ANCIENT GREECE AND ITALY.

Although ancient writers had spoken of landscape paintings, it was not until 1848-1850, when a series of them was discovered on the Esquiline in Rome, that any very satisfactory specimens could be shown. These pictures number eight: six are complete, of the seventh but half remains, and the eighth is in a very imperfect state. They may be called historical landscapes, because each one has a complete landscape as well as figures which tell a story. They illustrate certain passages from the Odyssey of Homer. The one from which our cut is taken shows the visit of Ulysses to the lower world. When on the wall the pictures were divided by pilasters, and finished at the top by a border or frieze. The pilasters are bright red, and the chief colors in the picture are a yellowish brown and a greenish blue. In this scene the way in which the light streams through the entrance to the lower world is very striking, and shows the many figures there with the best possible effect. Even those in the far distance on the right are distinctly seen. This collection of Esquiline wall-paintings is now in the Vatican Library.

Fig 8 Fig. 8.—Landscape Illustration to the Odyssey. From a wall-painting discovered on the Esquiline at Rome.

Besides the ancient mural paintings which have been placed in the museums of Rome, there are others which still remain where they were painted, in palaces, villas, and tombs. Perhaps those in the house of Livia are the most interesting; they represent mythological stories, and one frieze has different scenes of street life in an ancient town. Though these decorations are done in a mechanical sort of painting, such as is practised by the ordinary fresco painters of our own time, yet there was sufficient artistic feeling in their authors to prevent their repeating any one design.

One circumstance proves that this class of picture was not thought very important when it was made, which is that the name of the artist is rarely found upon his work: in but one instance either in Rome or Pompeii has this occurred, namely, in a chamber which was excavated in the gardens of the Farnesina Palace at Rome, and the name is Seleucus.

We have not space to speak of all the Italian cities in which these remains are discovered, and, as Pompeii is the one most frequently visited and that in which a very large proportion of the ancient pictures have been found, I will give a few illustrations from them, and leave the subject of ancient, mural paintings there. Many of the Pompeian pictures have been removed to the Museum of Naples, though many still remain where they were first painted.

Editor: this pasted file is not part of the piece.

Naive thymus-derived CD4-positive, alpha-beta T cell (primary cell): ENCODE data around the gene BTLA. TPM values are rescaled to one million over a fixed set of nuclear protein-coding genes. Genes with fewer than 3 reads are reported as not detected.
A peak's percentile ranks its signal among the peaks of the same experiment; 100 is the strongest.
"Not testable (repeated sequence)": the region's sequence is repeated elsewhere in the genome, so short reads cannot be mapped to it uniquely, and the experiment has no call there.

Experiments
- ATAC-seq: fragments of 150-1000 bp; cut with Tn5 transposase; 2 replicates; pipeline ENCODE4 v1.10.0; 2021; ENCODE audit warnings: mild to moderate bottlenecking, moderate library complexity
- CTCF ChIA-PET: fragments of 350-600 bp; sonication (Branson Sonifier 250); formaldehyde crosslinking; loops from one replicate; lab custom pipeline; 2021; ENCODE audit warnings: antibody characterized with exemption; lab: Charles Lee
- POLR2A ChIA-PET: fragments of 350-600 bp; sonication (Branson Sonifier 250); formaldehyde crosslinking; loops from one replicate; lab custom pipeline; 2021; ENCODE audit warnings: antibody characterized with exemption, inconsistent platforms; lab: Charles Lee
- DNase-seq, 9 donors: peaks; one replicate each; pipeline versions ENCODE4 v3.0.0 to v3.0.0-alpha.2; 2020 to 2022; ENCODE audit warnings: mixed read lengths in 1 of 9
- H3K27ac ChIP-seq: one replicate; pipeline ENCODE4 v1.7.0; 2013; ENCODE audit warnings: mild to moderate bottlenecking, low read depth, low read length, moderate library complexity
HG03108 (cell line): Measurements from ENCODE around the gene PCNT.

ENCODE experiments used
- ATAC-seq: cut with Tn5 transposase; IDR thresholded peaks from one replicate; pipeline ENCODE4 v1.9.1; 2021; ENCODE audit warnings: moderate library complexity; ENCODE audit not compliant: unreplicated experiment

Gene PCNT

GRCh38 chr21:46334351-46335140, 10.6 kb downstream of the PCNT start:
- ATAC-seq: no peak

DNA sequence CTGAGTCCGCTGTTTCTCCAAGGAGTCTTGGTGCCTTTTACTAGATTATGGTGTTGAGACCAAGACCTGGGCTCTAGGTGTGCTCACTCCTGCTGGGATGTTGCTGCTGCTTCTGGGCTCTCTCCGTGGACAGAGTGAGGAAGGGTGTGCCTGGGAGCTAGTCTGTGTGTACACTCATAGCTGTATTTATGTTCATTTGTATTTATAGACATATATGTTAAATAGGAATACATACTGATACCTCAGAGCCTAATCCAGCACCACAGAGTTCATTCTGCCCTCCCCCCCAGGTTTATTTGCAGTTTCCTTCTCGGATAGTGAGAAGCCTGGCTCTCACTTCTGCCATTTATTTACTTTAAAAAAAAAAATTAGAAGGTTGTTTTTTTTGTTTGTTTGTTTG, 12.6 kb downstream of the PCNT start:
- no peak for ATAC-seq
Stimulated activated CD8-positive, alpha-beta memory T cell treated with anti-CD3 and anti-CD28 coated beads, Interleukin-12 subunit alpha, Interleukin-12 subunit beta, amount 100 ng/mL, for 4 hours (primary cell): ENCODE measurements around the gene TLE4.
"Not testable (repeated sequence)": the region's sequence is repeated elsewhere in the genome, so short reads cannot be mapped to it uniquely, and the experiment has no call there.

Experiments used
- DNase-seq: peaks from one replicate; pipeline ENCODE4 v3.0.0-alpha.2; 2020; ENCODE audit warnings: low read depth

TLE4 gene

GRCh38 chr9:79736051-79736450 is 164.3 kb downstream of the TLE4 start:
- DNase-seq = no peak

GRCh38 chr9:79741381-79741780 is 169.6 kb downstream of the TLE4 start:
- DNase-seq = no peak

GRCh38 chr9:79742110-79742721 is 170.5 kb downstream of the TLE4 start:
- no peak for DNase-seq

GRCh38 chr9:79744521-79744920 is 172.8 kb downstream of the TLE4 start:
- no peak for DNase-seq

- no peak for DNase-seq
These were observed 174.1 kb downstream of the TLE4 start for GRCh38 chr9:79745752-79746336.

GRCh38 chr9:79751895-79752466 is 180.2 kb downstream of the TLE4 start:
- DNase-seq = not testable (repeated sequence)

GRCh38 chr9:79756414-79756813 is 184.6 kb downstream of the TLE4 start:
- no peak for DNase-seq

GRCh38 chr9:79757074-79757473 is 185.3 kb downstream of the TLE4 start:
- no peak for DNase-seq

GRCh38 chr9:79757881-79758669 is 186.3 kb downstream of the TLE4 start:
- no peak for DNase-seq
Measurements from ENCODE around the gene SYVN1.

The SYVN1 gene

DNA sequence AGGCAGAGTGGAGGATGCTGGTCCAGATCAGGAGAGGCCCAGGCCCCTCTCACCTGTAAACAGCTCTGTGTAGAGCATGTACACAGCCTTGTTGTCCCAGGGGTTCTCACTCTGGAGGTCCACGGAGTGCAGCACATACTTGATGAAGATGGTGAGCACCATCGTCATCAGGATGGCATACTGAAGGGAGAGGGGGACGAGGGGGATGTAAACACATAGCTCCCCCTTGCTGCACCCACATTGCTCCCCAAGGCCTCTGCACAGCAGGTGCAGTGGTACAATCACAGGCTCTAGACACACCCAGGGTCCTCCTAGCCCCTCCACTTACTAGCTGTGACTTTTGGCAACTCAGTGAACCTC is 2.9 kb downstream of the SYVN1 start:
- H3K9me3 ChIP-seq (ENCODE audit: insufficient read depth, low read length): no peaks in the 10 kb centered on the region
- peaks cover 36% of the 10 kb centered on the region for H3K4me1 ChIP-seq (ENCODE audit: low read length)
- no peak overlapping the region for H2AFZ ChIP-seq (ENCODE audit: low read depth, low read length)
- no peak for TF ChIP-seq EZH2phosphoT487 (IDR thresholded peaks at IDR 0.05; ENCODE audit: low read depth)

The variety of subjects at Pompeii is large: there are landscapes, hunting scenes, mythological subjects, numerous kinds of single figures, such as dancing girls, the hours, or seasons, graces, satyrs, and many others; devotional pictures, such as representations of the ancient divinities, lares, penates, and genii; pictures of tavern scenes, of mechanics at their work; rope-dancers and representations of various games, gladiatorial contests, genre scenes from the lives of children, youths, and women, festival ceremonies, actors, poets, and stage scenes, and last, but not least, many caricatures, of which I here give you an example (Fig. 9).

Fig 9 Fig. 9.—The Flight of Æneas.
From a wall-painting.

The largest dog is Æneas, who leads the little Ascanius by the hand and carries his father, Anchises, on his shoulder. Frequently in the ancient caricatures monkeys are made to take the part of historical and imaginary heroes.

Fig10 Fig. 10.—Demeter Enthroned.
From a Pompeian wall-painting.

 

Fig 11 Fig. 11.—Pompeian Wall-painting.

Fig. 11 shows you how these painted walls were sometimes divided; the principal subjects were surrounded by ornamental borders, and the spaces between filled in with all sorts of little compartments. The small spaces in this picture are quite regular in form; but frequently they are of varied shapes, and give a very decorative effect to the whole work. The colors used upon these different panels, as they may be called, were usually red, yellow, black, and white—more rarely blue and green. Sometimes the entire decoration consisted of these small, variously colored spaces, divided by some graceful little border, with a very small figure, plant, or other object in the centre of each space.